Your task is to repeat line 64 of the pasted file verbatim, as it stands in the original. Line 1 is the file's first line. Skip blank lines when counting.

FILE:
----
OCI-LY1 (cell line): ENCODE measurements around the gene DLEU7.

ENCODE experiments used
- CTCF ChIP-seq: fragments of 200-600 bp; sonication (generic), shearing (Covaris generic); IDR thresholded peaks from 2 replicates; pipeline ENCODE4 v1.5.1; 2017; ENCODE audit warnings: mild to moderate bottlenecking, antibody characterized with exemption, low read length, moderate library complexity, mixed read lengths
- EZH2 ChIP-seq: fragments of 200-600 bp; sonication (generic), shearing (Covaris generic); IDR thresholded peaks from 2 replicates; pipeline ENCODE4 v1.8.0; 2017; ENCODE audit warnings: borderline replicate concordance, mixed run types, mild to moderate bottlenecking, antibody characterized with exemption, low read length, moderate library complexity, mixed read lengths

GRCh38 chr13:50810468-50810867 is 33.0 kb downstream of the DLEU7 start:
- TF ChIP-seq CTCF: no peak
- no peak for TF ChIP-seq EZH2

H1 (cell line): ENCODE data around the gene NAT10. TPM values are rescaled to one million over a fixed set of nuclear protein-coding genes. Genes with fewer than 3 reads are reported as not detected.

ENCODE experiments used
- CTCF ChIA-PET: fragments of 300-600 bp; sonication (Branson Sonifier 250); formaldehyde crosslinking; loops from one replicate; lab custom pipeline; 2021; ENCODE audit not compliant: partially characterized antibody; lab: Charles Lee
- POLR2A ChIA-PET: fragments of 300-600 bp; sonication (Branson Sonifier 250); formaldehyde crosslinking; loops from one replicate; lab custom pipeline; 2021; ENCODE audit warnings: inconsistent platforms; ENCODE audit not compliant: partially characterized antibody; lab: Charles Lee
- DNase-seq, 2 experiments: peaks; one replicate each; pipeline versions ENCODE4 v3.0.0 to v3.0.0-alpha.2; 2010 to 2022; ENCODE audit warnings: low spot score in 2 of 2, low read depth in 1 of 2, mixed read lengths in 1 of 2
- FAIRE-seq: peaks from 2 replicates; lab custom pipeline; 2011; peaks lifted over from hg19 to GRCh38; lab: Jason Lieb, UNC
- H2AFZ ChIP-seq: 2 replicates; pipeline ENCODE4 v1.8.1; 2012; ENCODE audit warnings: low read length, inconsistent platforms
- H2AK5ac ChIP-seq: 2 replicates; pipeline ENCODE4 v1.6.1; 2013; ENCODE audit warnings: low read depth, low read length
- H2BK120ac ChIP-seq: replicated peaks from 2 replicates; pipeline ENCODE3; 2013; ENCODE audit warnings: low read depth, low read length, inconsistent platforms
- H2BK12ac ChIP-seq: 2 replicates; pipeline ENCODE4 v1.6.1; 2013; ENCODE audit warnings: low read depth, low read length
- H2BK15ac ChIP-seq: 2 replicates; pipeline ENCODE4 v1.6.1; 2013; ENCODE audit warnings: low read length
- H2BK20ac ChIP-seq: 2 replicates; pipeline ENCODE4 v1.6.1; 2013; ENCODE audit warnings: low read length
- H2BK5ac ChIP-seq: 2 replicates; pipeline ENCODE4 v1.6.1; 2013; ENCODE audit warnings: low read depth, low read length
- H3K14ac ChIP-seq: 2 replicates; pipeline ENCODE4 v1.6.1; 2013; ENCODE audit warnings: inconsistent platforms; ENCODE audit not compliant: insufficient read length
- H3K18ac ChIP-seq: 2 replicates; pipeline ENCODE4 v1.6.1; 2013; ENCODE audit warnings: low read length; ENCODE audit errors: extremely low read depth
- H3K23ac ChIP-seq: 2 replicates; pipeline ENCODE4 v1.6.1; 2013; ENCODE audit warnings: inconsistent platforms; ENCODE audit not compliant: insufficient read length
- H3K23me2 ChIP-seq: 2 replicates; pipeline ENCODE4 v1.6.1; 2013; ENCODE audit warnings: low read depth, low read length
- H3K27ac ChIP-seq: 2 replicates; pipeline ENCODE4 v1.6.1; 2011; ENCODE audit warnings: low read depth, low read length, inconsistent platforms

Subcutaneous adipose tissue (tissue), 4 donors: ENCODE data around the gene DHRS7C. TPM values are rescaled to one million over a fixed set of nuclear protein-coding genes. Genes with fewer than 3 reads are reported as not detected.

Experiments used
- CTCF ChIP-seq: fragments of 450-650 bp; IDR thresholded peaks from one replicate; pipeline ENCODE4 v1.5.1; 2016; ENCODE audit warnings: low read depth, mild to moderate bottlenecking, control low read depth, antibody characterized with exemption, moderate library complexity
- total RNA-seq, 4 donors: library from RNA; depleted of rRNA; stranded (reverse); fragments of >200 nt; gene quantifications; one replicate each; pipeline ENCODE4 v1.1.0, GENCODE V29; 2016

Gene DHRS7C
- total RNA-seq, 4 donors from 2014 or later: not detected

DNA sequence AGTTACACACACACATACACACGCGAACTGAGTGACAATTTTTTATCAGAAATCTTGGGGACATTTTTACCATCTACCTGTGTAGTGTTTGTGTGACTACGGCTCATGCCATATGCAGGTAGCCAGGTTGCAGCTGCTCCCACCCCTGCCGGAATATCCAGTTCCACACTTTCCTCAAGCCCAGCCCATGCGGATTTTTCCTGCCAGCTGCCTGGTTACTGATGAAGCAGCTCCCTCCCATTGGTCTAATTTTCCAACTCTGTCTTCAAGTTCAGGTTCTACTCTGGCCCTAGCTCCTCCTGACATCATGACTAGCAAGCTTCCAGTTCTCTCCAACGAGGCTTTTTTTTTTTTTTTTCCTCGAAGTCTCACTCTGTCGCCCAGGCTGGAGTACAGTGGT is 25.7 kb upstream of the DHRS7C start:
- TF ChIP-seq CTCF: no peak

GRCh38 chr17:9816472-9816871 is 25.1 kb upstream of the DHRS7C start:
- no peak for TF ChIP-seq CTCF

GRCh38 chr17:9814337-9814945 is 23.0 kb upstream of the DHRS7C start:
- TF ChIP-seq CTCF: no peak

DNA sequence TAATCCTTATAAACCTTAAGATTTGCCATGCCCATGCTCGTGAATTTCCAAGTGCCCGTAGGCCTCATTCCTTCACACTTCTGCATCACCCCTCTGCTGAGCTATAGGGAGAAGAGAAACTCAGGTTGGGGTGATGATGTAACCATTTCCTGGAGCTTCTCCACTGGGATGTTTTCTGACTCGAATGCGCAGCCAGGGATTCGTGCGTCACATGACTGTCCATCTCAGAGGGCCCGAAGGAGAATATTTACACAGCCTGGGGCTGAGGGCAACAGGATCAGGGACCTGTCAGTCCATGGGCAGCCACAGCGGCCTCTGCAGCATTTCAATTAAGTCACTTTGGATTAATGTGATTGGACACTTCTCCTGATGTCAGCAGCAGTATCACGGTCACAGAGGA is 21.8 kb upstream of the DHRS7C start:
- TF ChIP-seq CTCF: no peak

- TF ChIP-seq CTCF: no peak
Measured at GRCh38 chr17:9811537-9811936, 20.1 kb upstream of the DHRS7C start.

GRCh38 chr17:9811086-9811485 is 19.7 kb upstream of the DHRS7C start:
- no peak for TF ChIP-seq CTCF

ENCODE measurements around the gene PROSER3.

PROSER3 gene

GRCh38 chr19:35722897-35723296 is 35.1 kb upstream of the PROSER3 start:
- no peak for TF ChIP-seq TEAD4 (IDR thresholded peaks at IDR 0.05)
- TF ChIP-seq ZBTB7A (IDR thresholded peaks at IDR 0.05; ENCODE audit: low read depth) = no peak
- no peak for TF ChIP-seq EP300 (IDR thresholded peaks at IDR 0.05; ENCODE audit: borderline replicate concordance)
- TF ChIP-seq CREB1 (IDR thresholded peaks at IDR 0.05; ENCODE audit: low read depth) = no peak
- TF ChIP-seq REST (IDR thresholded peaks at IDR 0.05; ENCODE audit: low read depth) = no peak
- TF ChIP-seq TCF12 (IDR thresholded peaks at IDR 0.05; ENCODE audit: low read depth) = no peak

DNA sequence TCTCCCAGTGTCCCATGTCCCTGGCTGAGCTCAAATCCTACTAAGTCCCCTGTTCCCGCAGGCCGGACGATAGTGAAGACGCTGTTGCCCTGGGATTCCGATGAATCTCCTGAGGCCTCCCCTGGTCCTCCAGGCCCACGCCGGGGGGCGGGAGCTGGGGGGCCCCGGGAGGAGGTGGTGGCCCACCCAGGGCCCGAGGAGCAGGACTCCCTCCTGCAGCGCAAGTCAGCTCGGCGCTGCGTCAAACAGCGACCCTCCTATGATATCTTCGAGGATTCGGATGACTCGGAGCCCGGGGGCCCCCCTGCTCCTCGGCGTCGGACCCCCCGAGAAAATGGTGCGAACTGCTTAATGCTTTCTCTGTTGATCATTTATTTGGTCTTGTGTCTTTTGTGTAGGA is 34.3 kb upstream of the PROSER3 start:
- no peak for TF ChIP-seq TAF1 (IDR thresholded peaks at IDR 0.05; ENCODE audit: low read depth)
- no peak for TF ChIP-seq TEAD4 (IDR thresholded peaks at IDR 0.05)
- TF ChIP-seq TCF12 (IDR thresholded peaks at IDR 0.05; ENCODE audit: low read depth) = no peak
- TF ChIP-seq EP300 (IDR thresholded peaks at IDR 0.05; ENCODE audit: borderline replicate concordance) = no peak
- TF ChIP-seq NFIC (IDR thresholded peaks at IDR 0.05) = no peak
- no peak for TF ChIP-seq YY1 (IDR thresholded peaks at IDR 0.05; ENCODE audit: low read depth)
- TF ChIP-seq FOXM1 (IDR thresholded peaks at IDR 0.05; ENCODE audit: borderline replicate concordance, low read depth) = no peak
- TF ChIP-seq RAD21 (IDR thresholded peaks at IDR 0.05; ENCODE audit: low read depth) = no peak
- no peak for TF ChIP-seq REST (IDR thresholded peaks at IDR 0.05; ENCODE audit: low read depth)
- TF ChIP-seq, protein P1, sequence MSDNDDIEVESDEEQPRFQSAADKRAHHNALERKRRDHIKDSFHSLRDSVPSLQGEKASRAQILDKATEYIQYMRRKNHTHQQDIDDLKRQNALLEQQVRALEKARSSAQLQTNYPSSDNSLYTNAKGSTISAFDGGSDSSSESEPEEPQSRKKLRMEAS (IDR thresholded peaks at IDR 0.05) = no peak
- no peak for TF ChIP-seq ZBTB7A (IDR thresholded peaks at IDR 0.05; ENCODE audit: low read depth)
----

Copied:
- no peak for TF ChIP-seq ZBTB7A (IDR thresholded peaks at IDR 0.05; ENCODE audit: low read depth)